Tuesday 17 October 2017

Greece crisis: Banks to run out of collateral in 14 weeks: JP Morgan

Demonstrators in front of the parliament in Athens support the new government's push for a better deal on debt. (AP)
Demonstrators in front of the parliament in Athens support the new government's push for a better deal on debt. (AP)

Greek banks are losing around €2bn of deposits a week, a pace of outflows which, if maintained, will see them run out of collateral for new loans in 14 weeks, according to JP Morgan.

This is based on its calculation that of a maximum €108bn of financing available from the European Central Bank and Greek central bank, Greek banks have already used up €80 billion euros, leaving them with €28bn if needed.

This estimate of Greek banks' access to funding comes amid confusion about how long they can continue to function while the standoff between Athens and its international creditors over Greece's bailout program persists.

Debt-laden Greece and its euro zone creditors are having crunch talks in Brussels this week on the future of the bailout, which Athens wants renegotiated.

Much of the remaining collateral for the funds available to Greek banks is in the form of EFSF (European Financial Stability Facility) bonds from euro zone creditors that were disbursed in 2012-13 to recapitalize the country's lenders, JP Morgan said.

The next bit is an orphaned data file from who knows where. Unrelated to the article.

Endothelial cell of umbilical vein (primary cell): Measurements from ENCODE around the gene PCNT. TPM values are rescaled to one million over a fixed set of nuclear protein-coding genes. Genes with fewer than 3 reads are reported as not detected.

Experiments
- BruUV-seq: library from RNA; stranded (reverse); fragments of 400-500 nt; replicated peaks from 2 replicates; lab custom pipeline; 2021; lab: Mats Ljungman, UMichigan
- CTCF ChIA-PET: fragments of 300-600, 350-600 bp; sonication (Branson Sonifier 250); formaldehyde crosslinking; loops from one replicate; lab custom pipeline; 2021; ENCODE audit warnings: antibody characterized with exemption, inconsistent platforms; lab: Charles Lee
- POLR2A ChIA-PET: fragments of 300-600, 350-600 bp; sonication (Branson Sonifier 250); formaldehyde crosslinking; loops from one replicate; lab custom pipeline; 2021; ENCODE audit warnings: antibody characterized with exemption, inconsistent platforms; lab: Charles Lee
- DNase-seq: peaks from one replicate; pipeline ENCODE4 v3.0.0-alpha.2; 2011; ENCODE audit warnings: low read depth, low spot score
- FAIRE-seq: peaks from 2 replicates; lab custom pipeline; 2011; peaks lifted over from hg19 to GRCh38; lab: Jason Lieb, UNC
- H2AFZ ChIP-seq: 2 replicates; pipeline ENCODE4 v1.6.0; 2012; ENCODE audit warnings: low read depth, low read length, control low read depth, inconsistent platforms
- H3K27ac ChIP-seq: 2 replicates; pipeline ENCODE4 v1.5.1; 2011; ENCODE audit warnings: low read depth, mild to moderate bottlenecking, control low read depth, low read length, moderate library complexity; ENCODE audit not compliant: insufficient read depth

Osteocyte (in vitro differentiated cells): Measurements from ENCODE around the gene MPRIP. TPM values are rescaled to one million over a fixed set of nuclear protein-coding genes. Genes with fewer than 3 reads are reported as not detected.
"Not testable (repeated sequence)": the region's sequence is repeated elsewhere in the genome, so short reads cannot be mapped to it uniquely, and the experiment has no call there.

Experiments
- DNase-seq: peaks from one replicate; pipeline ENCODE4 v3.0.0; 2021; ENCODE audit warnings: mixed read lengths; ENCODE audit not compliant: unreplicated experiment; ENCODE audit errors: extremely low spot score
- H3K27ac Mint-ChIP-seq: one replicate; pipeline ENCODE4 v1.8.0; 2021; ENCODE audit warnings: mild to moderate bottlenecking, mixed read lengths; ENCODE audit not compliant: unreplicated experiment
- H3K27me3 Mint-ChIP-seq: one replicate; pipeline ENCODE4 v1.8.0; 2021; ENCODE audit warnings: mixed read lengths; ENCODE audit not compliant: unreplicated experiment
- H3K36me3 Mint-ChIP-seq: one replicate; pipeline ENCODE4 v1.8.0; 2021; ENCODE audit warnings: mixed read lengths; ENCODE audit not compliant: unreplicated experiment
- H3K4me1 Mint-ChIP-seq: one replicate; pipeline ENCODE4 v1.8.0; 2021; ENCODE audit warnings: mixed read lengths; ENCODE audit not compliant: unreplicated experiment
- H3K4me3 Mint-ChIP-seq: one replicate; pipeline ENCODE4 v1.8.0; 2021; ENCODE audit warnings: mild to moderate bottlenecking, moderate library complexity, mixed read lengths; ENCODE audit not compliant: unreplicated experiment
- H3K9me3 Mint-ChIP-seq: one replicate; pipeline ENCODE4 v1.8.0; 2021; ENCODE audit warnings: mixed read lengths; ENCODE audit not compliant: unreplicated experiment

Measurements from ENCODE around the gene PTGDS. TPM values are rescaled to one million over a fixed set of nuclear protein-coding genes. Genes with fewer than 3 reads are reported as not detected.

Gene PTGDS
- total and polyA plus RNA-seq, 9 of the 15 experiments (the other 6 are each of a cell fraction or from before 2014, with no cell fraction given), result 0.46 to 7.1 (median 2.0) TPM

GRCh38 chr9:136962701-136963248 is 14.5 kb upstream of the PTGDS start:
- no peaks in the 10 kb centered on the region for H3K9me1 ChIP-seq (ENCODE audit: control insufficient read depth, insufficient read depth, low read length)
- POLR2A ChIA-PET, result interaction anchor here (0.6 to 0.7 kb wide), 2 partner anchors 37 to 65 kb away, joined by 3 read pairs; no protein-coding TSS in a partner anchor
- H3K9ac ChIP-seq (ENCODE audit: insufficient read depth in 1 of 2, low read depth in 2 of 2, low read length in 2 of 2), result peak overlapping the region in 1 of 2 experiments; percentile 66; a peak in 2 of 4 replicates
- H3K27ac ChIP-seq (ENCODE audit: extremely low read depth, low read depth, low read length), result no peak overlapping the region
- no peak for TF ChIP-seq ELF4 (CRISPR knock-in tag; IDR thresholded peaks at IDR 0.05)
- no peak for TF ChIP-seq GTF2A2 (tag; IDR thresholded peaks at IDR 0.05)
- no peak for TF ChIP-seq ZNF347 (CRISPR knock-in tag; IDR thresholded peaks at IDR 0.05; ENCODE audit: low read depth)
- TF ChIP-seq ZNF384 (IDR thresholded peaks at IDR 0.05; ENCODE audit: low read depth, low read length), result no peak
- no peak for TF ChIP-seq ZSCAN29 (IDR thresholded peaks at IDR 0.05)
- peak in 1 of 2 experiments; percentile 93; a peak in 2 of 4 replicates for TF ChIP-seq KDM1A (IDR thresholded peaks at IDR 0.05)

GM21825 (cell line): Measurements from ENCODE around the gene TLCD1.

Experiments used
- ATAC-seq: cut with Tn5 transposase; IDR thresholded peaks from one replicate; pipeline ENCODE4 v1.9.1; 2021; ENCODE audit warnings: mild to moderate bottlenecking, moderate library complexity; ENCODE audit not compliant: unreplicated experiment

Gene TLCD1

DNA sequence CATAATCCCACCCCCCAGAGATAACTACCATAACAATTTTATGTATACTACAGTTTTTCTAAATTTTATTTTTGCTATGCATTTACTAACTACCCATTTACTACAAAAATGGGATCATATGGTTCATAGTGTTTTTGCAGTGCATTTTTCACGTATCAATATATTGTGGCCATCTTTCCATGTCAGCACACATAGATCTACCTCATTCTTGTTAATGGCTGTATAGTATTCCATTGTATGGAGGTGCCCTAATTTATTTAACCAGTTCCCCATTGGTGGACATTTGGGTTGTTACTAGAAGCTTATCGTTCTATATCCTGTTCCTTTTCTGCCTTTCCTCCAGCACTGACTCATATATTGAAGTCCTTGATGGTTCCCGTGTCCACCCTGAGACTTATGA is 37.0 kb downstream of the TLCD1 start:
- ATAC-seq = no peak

Total deposit outflows from Greek banks, which JP Morgan estimates by using a proxy of Greek demand for money market funds overseas, stand at 21 billion euros so far this year.

All but 4 billion euros of that was in January, ahead of the general election on Jan. 25 that saw the left-wing, anti-austerity party Syriza sweep to power.

Banking sources have told Reuters that deposit outflows are running at an average of between 300 million and 500 million euros a day, a key factor behind the ECB's decision last week to allow Greek banks access to extra emergency funding.

Greek banks are already at the 65 billion ceiling of that Emergency Liquidity Assistance (ELA), JP Morgan reckons, meaning that as things stand they will be relying on the EFSF bonds as collateral for any further funding they require.

Reuters

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